Rev. Dwight Frizzell:
The Irish Wilderness
an historiophonic meditation
for two actors, traditional music ensemble, animal call vocalist, hydrophonic metal instrument, Ozark soundscape recordings and 6.1 channel sound
produced by National Audio Theatre Festivals in June, 2003
Home | Performance Credits | Script | Soundscape | Score | Block Diagram | Music Sources | History & Locales | Bibliography

A view along the Eleven Point River, as seen from a canoe

128k Audio Clips

All mp3 files are full-resolution for high-bandwidth internet connections.

Father Hogan's Account
History of the Irish Wilderness as performed by Roger Gregg

Soundscape 1-Cave
Cavernous drips in White's Cave, fragments of a church hymn ("St. Patrick's Breastplate") triggering distant death yells, and a bodhran triggering close proximity death yells

Soundscape 2-Water
Underground trickles at Turner's Mill, Eleven Point River rapids, "St. Patrick's Breastplate," extrusions and filters of the river through the hymn melody, hydrophonic metal instrument and acoustic bass solos, period steam locomotive triggered by the hymn on accordion

Soundscape 3-Night, "Whiskey in the Jar"
Night insects, "Whiskey in the Jar" played by the musical ensemble and filtered by the insects, Ralph Duren as night creature vocal soloist

Soundscape 4-Sunset
Sunset at White's Creek with bullfrogs and fish highlights, timepods of simultaneous forward and backward moving sounds, bagpiper playing outside the theater in the parking lot as heard through an open backstage door, and a recapitulation from Father Hogan

 

 

Project Background

The Irish Wilderness is a densely wooded area in the Ozarks of southwest Missouri, located between the Eleven Point and Current Rivers in Ripley and Oregon counties, not far from Greer Springs and West Plains. Its enormous bio-diversity and karst topography veil any remnant of the murderous fate of the fifty Irish Catholic families who thrived here in the mid-ninteenth century. See History & Locales.

For this National Audio Theatre production, the biologically and geologically diverse soundscape of this area was captured by two teams of adventurer/recordists (led by Jim Metzner and Renee Pringle) and then imaged in 6.1 channel sound. The rush and swell of the Eleven Point River rapids, cavernous drips in White's Cave, underground splatter sequences in Devil's Well, nocturnal insects, and bullfrog's at White's Creek were digitally intertwined with fragments of traditional tunes known to the Irish Catholics (circa 1859) who settled here, as performed by the Third Mind Combo.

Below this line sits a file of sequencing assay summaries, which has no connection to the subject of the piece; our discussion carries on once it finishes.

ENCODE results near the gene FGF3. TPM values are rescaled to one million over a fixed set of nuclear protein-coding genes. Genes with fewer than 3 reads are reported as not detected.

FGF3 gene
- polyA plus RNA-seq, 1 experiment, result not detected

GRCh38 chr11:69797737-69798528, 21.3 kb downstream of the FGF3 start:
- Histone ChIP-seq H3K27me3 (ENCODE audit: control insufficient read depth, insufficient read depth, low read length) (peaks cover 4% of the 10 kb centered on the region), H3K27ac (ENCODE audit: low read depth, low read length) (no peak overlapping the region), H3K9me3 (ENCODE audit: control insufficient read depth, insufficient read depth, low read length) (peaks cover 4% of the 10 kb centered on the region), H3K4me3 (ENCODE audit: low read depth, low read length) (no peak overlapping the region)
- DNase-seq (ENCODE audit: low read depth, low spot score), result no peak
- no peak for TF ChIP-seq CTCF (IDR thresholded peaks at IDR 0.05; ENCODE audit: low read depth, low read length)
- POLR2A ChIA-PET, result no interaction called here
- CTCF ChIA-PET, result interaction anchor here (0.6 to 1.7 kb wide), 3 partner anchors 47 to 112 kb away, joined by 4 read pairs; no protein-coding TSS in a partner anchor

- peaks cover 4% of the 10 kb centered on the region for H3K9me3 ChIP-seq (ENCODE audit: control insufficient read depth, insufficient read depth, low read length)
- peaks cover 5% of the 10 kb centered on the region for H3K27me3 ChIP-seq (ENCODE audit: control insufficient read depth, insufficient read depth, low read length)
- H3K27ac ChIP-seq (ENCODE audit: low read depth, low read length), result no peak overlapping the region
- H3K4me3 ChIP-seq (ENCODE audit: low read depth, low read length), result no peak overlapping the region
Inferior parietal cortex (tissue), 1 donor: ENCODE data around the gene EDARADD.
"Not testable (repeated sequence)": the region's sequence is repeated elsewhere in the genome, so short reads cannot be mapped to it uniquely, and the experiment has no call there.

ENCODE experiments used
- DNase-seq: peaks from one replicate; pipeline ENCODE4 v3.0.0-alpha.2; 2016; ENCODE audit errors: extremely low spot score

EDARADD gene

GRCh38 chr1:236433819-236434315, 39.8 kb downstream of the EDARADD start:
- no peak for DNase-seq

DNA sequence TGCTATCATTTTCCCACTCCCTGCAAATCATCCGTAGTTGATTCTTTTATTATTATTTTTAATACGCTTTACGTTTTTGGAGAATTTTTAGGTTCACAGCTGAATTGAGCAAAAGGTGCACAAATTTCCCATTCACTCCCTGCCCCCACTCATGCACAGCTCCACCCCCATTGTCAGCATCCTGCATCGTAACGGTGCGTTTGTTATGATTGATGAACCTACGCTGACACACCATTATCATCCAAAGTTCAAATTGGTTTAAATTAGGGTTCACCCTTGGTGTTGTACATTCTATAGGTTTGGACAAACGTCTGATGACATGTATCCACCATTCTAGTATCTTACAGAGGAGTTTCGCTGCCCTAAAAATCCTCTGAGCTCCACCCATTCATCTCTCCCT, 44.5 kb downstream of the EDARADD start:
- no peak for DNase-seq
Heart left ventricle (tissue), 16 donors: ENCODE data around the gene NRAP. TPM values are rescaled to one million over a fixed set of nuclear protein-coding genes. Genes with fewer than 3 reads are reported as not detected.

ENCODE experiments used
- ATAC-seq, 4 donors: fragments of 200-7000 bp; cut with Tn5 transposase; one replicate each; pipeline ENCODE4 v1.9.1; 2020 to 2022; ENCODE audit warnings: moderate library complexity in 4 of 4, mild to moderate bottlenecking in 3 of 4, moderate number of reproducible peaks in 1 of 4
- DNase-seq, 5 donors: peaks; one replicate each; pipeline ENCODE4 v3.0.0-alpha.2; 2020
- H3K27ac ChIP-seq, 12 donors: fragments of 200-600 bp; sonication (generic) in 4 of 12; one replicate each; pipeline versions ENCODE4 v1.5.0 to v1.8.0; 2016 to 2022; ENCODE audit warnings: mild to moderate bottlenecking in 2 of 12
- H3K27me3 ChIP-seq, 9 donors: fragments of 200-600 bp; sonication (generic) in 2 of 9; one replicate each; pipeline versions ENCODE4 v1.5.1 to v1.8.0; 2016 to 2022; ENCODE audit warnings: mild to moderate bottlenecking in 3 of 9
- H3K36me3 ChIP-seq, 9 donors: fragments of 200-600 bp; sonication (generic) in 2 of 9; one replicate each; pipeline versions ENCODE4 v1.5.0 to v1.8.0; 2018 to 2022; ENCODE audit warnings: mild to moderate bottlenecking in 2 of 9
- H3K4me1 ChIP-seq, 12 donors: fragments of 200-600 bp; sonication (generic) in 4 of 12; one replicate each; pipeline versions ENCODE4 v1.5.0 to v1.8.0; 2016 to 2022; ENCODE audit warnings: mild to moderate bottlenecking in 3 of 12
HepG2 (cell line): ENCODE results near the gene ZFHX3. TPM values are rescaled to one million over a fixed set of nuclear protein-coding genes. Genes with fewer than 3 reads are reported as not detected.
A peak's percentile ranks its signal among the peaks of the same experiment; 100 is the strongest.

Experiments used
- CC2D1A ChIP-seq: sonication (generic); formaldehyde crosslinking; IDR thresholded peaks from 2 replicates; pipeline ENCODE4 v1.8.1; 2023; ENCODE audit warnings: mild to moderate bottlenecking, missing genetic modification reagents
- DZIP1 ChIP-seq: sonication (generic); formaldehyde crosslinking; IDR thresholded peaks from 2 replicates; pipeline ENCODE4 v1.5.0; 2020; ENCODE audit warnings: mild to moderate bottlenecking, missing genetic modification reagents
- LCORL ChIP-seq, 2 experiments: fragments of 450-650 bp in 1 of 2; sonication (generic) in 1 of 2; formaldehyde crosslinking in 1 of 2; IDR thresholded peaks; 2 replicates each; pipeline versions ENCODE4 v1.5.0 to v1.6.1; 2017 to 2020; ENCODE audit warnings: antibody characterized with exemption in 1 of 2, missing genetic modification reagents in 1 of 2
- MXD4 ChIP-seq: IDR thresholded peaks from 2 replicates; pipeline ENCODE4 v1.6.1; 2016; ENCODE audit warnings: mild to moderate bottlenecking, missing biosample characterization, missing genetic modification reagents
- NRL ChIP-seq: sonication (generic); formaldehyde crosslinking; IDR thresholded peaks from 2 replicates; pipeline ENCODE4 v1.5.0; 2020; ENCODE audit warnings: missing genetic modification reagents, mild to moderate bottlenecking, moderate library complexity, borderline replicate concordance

In a kind of sonic seance, the music of these people was spectrally mapped and used to filter the soundscape impressions. All the frequencies in the accordian melody "St. Patrick's Breastplate," for example, were removed from the sound of the river rapids. The melody was audible only through its absence in the water's sound. At other times, the spectral image of a guitar sparkled through a waterfall or smeared cricket chirps into an electrolized soup. The intrusive sounds of war and industry were triggered by the live traditional musicians, who shaped and carved out the 6-channel audio-space.

A first-hand account of the rise and dessimation of the Irish Catholic community at Wilderness, Missouri, penned by Father John Hogan, the poet-priest, was used to introduce and dramatize the soundscape composition.

Performers

Featured performers included Roger Gregg (as Father Hogan), Ralph Duren (animal call soloist), Third Mind Comb and the many talented participants of the 2003 National Audio Theater Festival in West Plains, Missouri.

Location Recordings

Devil's Well
Eleven Point River Rapids
"St. Patrick's Breastplate" extruded from river rapids

Location recordings included numerousMissouri Ozarks locales: Eleven Point River rapids, White's Cave (drips, rocks), Devil's Well (drips, multiple pools), night insects in the Irish Wilderness, sunset at White's Creek, underground springs at Turner's Mill, and trains at West Plains.